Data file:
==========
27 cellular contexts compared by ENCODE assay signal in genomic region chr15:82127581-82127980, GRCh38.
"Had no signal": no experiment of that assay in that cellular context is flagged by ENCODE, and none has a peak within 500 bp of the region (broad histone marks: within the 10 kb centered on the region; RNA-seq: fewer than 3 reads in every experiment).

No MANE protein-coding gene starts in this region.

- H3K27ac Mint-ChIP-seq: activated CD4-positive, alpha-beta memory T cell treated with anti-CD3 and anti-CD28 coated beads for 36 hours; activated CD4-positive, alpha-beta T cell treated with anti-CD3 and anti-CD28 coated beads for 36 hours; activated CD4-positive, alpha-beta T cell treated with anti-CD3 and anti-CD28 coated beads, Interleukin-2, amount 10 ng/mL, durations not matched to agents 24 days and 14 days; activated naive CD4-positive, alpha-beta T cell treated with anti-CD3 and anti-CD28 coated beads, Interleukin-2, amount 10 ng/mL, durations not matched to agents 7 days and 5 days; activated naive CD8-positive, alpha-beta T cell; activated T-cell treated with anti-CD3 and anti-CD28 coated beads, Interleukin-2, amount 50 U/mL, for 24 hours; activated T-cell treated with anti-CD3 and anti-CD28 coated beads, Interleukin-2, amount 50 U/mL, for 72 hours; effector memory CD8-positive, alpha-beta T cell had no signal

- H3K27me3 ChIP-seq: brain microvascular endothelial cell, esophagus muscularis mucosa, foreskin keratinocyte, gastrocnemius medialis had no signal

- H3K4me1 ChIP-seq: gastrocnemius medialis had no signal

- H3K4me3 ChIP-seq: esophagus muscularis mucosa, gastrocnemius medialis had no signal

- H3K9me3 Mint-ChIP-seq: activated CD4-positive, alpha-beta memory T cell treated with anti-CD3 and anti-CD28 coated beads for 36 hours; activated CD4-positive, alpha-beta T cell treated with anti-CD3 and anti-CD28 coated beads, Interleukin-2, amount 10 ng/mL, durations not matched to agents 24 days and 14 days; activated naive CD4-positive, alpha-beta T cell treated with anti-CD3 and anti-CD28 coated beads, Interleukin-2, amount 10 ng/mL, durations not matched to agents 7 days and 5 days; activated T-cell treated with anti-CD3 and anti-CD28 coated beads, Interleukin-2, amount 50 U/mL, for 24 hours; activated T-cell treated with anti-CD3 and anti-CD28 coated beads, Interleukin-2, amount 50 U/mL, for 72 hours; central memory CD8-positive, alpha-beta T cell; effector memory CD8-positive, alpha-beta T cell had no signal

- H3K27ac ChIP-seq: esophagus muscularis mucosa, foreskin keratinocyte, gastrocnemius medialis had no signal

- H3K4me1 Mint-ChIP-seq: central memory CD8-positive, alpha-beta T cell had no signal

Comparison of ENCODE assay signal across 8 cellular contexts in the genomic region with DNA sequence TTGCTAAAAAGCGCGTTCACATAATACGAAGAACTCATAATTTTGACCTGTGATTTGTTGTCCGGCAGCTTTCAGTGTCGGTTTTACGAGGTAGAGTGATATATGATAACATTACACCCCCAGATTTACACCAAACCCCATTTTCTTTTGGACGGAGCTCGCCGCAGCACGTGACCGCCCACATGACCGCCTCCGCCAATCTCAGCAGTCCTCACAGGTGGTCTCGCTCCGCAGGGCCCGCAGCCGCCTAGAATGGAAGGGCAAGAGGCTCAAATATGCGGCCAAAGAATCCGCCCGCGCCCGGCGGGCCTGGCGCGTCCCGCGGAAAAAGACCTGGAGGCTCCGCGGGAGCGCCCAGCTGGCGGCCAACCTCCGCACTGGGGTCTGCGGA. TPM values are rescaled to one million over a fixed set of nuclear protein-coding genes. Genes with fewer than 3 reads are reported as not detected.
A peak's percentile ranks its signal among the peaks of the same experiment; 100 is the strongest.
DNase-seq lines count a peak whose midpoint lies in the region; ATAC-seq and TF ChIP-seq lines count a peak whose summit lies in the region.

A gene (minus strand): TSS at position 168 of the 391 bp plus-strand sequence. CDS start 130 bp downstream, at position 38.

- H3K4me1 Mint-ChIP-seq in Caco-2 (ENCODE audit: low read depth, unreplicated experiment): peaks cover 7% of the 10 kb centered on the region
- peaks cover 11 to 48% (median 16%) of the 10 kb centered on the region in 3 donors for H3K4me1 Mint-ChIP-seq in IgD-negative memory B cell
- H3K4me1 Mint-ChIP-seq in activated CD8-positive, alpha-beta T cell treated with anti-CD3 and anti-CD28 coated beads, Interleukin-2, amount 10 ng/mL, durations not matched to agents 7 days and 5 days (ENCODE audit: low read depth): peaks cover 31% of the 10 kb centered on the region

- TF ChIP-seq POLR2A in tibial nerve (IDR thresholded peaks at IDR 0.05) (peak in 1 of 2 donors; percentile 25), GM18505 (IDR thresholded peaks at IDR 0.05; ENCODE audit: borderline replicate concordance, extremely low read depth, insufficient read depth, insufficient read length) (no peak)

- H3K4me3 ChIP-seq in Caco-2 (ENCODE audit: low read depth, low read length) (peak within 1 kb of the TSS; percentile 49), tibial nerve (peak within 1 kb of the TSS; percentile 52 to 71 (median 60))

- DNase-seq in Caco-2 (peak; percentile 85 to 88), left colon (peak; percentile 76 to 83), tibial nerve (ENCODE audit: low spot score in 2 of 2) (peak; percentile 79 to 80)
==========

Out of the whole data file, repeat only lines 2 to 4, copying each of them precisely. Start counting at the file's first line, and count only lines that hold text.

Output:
"Had no signal": no experiment of that assay in that cellular context is flagged by ENCODE, and none has a peak within 500 bp of the region (broad histone marks: within the 10 kb centered on the region; RNA-seq: fewer than 3 reads in every experiment).

No MANE protein-coding gene starts in this region.

- H3K27ac Mint-ChIP-seq: activated CD4-positive, alpha-beta memory T cell treated with anti-CD3 and anti-CD28 coated beads for 36 hours; activated CD4-positive, alpha-beta T cell treated with anti-CD3 and anti-CD28 coated beads for 36 hours; activated CD4-positive, alpha-beta T cell treated with anti-CD3 and anti-CD28 coated beads, Interleukin-2, amount 10 ng/mL, durations not matched to agents 24 days and 14 days; activated naive CD4-positive, alpha-beta T cell treated with anti-CD3 and anti-CD28 coated beads, Interleukin-2, amount 10 ng/mL, durations not matched to agents 7 days and 5 days; activated naive CD8-positive, alpha-beta T cell; activated T-cell treated with anti-CD3 and anti-CD28 coated beads, Interleukin-2, amount 50 U/mL, for 24 hours; activated T-cell treated with anti-CD3 and anti-CD28 coated beads, Interleukin-2, amount 50 U/mL, for 72 hours; effector memory CD8-positive, alpha-beta T cell had no signal